Under last year’s Christmas tree, there were several items that would have made Doc Brown green with envy. A pair of sunglasses that record videos and shares them wirelessly on Snapchat, a wifi-connected plastic button that lets you reorder household items by ecommerce giant Amazon, and Bluetooth-enabled parkas from PepsiCo, parent company of Pepsi, Frito-Lay and Tropicana.
So, is this the coming of a gadget apocalypse, as recently predicted in the The New York Times by Farhad Manjoo? Or will gadgets live on, as proposed by The Verge’s Ashley Carman? It seems to us that the latter will prevail and more and more of these gadgets, with high-visibility value, will enter the market. And here is why …
It is not so much that consumers will buy them, rather that the innovative gadgets’ value resides in the fact that consumers talk about them, a lot, in real life and on social media. Snap Inc. announced that it will release new gadgets and insists on being referred to as a camera company.
This does not change the fact that most of their revenue stream comes from advertising on Snapchat, not from the sale of their hardware products. The hype around Spectacles certainly contributed to increasing the interest of advertisers for the social media platform. Such gadgets are, in fact, designed and developed for brand promotion.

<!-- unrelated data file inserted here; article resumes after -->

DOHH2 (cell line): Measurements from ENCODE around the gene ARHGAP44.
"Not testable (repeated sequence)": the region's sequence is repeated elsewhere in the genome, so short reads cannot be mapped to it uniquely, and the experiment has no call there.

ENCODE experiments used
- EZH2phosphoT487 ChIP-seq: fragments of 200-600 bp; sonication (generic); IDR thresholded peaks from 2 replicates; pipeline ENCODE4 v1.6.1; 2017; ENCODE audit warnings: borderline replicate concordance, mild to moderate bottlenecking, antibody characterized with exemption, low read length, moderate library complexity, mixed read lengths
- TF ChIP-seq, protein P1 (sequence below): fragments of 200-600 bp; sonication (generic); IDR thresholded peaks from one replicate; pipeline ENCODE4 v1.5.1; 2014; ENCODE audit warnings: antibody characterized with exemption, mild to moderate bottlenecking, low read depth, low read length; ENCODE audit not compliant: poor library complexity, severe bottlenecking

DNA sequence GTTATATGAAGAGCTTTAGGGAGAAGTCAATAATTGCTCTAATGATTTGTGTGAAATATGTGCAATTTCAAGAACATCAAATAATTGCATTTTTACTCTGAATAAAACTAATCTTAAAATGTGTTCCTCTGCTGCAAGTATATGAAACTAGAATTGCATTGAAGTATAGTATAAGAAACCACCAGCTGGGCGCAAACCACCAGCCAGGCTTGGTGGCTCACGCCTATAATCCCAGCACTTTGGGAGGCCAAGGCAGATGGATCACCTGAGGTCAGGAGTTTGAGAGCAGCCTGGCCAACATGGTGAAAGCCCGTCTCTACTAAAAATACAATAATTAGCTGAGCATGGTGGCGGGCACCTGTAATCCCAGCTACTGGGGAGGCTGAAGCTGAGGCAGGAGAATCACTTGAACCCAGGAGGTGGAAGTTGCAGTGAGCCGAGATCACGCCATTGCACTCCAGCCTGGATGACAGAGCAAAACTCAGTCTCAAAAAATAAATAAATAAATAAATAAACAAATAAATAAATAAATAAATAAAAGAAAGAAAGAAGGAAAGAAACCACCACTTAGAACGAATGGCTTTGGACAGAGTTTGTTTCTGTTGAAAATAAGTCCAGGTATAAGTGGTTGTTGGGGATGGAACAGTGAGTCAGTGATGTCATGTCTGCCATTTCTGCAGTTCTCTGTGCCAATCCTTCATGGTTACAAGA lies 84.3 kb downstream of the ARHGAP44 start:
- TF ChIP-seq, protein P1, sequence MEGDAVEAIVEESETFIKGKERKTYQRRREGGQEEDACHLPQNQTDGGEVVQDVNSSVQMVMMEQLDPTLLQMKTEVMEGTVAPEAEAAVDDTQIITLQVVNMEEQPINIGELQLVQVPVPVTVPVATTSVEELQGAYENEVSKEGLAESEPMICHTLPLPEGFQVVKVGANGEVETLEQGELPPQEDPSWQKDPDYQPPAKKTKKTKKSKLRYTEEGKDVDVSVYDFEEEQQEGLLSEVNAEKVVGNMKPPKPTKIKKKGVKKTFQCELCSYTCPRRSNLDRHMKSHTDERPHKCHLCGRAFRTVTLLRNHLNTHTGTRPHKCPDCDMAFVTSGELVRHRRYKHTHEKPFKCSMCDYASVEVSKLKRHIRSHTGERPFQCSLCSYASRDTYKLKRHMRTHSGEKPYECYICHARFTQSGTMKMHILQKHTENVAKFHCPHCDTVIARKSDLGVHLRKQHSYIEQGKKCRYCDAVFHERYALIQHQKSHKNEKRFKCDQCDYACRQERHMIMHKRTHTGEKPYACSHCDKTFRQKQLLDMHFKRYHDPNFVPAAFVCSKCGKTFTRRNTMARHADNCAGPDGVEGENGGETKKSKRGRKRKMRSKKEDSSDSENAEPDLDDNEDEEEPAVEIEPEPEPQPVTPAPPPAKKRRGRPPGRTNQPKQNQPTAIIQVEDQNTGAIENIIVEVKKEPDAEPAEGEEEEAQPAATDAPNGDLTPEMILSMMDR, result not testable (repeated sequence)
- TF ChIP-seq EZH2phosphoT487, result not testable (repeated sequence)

As marketers, we see great value in these brand promotions, in terms of brand image and reputability scores. They reflect the rat race for innovation that constantly pressures marketers and pushes us to cross a new frontier and step outside the boundaries of marketing territory into the zone of product development.
It seems to us that the boundary between marketing and product development will become increasingly permeable and require marketers to develop new skill sets and adjust processes within a company. Marketing is no longer at the end of the product development chain but has become inextricably wired into it from the start.